Vatican City, 7 February 2015 (VIS) – On Saturday afternoon Pope Francis sent a video message to the 500 national and international representatives gathered in Milan, where Expo 2015 will be held, to address the theme, “The ideas of Expo 2015: Towards the Milan Charter”.
In his message, the Pope refers to his address in November to the Conference on Nutrition organised by the the FAO in Rome, in which he affirmed that “interest in the production, availability and accessibility of foodstuffs, climate change and agricultural trade should certainly inspire rules and technical measures, but the first concern must be the individual as a whole, who lacks daily nourishment and has given up thinking about life, family and social relationships, instead fighting for survival”.
“St. John Paul II, in the inauguration in this hall of the First Conference on Nutrition in 1992, warned the international community against the risk of the 'paradox of plenty', in which there is food for everyone, but not everyone can eat, while waste, excessive consumption and the use of food for other purposes is visible before our very eyes. Unfortunately, this 'paradox' remains relevant. There are few subjects about which we find as many fallacies as those related to hunger; few topics as likely to be manipulated by data, statistics, the demands of national security, corruption, or futile lamentation about the economic crisis”.
To overcome the temptation of sophisms, “that nominalism of thought that goes beyond … but never touches reality”, the Pope suggests three practical approaches: turn first to urgent priorities, be witnesses of charity, and be guardians rather than masters of the earth.
“Aim your gaze and heart not towards an emergency pragmatism that shows itself to be perpetually provisional, but instead an approach aimed at removing the structural causes of poverty. Let us recall that the root of all evil is inequality”, says Francis, repeating his words in the apostolic exhortation Evangelii gaudium: “we have to say 'thou shalt not' to an economy of exclusion and inequality. Such an economy kills. How can it be that it is not a news item when an elderly homeless person dies of exposure, but it is news when the stock market loses two points? This is a case of exclusion. … It is no longer simply about exploitation and oppression, but something new. … The excluded are not the 'exploited' but the outcast, the 'leftovers'”.
“It is therefore necessary, if we really want to solve problems and not become lost in sophisms, to remove the root of all ills, which is inequality. To do this, there are some priority decisions to be made: to renounce the absolute autonomy of markets and financial speculation, and to act above all on the structural causes of inequality”.
“Politics, though often denigrated, remains a lofty vocation and one of the highest forms of charity, inasmuch as it seeks the common good”, he continues. “Where, then, should a healthy economic policy begin? What are the necessary pillars for public administration? The answer is precise: the dignity of the human person and the common good. Unfortunately, however, these two pillars, that ought to structure economic policy, often 'seem to be a mere addendum imported from without in order to fill out a political discourse lacking in perspectives or plans for integral development. … Please, be courageous and do not be afraid, in political and economic projects, to allow yourselves to be influenced by a broader meaning of life as this will help you to truly serve the common good and will give you strength in 'striving to increase the goods of this world and to make them more accessible to all'”.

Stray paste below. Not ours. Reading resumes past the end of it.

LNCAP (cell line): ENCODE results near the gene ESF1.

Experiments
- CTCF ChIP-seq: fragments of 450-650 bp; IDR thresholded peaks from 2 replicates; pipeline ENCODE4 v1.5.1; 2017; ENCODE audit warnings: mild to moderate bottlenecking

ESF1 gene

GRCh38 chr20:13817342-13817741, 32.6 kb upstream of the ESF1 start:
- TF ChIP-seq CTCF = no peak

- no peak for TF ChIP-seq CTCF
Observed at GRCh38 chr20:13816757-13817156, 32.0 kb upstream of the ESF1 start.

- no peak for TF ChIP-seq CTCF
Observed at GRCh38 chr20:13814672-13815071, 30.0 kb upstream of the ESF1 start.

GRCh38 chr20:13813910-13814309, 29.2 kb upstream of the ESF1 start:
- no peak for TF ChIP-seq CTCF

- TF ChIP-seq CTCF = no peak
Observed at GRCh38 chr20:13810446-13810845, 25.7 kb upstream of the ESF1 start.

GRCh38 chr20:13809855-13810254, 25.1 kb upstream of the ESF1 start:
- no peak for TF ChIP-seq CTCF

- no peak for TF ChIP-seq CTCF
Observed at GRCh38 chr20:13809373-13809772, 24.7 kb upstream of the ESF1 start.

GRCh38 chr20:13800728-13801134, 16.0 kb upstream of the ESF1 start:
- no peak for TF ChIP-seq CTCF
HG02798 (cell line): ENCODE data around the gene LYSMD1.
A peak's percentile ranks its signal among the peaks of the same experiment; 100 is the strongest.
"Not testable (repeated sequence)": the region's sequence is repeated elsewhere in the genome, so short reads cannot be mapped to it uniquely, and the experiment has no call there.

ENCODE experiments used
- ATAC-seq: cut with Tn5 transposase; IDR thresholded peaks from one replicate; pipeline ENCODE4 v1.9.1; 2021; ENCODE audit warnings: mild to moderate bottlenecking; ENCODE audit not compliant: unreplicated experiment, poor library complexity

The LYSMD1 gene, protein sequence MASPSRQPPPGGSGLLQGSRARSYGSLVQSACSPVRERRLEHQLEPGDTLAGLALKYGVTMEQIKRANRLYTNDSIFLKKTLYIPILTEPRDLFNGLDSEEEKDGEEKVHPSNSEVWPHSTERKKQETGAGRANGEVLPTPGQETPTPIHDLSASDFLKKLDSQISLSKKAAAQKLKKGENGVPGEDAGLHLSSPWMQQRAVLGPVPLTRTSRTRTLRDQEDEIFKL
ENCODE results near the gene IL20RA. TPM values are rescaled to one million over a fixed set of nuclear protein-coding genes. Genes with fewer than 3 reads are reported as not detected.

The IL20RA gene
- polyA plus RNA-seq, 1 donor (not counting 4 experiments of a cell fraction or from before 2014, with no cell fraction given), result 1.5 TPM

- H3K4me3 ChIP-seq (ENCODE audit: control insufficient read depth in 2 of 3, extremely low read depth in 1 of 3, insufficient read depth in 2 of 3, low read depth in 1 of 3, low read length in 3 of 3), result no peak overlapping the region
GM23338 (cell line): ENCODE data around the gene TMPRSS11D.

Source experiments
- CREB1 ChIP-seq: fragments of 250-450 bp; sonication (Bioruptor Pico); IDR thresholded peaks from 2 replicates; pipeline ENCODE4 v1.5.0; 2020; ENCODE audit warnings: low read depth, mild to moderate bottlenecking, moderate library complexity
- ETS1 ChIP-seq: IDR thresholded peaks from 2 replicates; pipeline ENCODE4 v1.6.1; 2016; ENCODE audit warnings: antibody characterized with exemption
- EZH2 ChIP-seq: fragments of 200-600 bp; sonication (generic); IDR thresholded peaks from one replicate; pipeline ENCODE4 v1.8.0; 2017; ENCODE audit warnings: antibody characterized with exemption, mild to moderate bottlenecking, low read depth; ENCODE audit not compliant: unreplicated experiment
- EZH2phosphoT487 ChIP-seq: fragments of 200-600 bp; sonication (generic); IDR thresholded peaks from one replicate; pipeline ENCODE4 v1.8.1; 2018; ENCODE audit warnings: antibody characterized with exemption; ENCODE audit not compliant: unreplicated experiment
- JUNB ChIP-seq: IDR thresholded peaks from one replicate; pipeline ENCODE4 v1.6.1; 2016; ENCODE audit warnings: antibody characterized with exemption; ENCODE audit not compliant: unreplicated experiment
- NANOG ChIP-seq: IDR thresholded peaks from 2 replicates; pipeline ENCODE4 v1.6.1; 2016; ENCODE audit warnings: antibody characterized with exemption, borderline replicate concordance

With reference to the third point, the Pope again mentioned a comment he heard many years ago from an elderly peasant: “God always forgives; men forgive at times; but the Earth never forgives. We must care for our sister the Earth, our Mother Earth, so that she does not respond with destruction”. “Faced with the goods of the Earth, we are required 'not to lose sight of the origin or purpose of these goods, so as to bring about a world of fairness and solidarity', says the social doctrine of the Church. The Earth has been entrusted to us in order to be a Mother to us, able to give what is necessary for each person to live. … The Earth is not an inheritance we have received from our parents, but rather a loan from our offspring to us, so that we may take care of it, enable it to continue and restore it to them”.
“The stewardship of the Earth is not a task exclusive to Christians, but instead applies to all”, he continued. “I entrust to you what I said during the Mass of the beginning of my ministry as Bishop of Rome: 'I would like to ask all those who have positions of responsibility in economic, political and social life, and all men and women of goodwill: let us be “protectors” of creation, protectors of God’s plan inscribed in nature, protectors of one another and of the environment. Let us not allow omens of destruction and death to accompany the advance of this world! But to be “protectors”, we also have to keep watch over ourselves! … We must not be afraid of goodness or even tenderness'. Care for the Earth not only with goodness, but also with tenderness”.